U.K. Minister for Pensions Richard Harrington plans to cap early exit charges for workplace defined contribution plans at 1% for participants in existing plans, and zero for new arrangements.
The change will bring exit charges into line with other retirement plans in the U.K.
Currently, some participants face an early exit charge of about 5% of their DC savings.
The Department for Work and Pensions deemed early exit charges as those imposed on participants who seek to access their savings prior to the agreed upon date at which they may withdraw their savings unreduced.
The plans were announced in the government’s response to a comment paper published May 26.
“We are restoring fairness and creating a level playing field in a system that has favored the interests of providers over consumers for too long,” Mr. Harrington said in a statement accompanying the response paper. “This new cap will protect people’s savings from excessive charges, so more of their money will go toward the comfortable retirement they have saved for.”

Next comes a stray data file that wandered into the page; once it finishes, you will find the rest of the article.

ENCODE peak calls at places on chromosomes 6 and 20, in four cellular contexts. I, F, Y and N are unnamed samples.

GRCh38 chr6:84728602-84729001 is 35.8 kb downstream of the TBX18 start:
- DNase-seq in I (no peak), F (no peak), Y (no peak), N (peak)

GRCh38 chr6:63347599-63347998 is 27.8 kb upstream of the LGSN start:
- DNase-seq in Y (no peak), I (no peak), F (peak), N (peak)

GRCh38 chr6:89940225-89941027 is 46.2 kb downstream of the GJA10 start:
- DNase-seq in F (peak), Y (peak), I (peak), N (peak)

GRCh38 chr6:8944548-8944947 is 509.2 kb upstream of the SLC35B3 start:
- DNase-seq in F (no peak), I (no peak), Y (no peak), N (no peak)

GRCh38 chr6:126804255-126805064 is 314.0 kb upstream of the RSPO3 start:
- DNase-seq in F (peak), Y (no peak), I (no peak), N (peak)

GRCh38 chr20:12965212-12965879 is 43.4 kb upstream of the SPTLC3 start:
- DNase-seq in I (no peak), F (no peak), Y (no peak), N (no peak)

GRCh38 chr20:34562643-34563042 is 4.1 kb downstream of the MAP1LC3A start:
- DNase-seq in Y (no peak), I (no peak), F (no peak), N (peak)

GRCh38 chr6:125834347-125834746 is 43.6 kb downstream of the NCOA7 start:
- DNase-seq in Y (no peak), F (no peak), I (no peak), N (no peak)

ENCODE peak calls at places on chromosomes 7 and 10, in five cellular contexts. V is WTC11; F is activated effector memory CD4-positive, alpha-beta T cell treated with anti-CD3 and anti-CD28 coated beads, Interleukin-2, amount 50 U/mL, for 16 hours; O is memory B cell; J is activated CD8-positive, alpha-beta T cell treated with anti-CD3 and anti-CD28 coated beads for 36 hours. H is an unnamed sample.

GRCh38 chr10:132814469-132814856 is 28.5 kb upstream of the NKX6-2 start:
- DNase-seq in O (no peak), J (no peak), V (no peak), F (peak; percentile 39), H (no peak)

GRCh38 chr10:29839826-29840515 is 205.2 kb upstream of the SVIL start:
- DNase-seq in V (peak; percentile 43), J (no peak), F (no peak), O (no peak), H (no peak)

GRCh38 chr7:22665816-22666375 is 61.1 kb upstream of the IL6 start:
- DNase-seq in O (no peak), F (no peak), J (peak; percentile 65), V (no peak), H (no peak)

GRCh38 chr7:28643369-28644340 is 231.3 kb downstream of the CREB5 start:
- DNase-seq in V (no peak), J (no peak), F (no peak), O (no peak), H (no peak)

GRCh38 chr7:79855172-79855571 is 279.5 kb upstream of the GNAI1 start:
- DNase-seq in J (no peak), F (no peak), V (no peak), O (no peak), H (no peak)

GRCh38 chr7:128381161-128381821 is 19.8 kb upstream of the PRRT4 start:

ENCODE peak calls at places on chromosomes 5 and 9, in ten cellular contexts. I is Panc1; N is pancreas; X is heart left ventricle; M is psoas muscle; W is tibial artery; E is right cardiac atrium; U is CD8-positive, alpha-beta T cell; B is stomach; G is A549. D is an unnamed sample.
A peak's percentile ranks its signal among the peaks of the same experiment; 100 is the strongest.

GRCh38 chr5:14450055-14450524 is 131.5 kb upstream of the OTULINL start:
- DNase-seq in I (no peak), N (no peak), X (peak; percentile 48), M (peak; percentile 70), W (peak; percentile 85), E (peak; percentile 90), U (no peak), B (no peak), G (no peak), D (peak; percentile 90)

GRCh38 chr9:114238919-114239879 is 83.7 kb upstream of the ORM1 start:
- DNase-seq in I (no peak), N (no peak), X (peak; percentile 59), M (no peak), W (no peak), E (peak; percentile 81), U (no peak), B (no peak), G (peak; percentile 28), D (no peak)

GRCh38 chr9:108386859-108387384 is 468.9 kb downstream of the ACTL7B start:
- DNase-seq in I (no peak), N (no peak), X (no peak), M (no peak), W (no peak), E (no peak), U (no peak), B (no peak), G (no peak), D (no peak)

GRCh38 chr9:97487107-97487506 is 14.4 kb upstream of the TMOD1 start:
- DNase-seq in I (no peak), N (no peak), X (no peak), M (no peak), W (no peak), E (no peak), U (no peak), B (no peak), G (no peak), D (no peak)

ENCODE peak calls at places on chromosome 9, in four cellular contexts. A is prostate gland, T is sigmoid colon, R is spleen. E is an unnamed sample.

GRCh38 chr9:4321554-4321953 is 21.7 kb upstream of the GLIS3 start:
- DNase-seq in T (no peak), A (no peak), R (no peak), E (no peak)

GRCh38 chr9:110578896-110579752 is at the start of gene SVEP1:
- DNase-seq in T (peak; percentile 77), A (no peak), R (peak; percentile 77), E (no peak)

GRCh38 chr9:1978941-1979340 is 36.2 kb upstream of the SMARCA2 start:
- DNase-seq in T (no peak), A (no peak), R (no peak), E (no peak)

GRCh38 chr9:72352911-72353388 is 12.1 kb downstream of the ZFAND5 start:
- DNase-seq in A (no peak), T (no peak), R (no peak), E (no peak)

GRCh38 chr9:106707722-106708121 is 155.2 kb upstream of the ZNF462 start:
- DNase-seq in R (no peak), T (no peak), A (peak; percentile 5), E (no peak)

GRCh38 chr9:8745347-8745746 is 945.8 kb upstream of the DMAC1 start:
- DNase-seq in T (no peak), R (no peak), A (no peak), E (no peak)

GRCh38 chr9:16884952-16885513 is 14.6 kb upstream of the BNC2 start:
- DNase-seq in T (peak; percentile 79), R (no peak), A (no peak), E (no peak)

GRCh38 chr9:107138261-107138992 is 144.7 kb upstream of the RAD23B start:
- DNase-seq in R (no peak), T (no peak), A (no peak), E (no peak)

The cap will be regulated by The Pensions Regulator, and will mirror work by the Financial Conduct Authority, the U.K.’s financial watchdog, for other types of retirement plans, such as personal plans.
“It is important that there should be a level playing field between trust and contract-based pension schemes,” said Andrew Warwick-Thompson, executive director for regulatory policy at TPR, in the same statement.
The cap is set to come into force in October 2017, following a period of consultation on the new regulations early next year.
The move was welcomed by Darren Philp, director of policy and market engagement at multiemployer defined contribution plan The People’s Pension, West Sussex. “This is good news for savers and removes the anomaly that existed between trust and contract-based schemes,” Mr. Philp said in an e-mail. “Savers should be free to move their money without penalty and, while today’s announcement is a significant step in the right direction, exit fees have no place in a modern pensions system no matter what type of pension people are saving in.”
The response to the original consultation paper is available on the government’s website.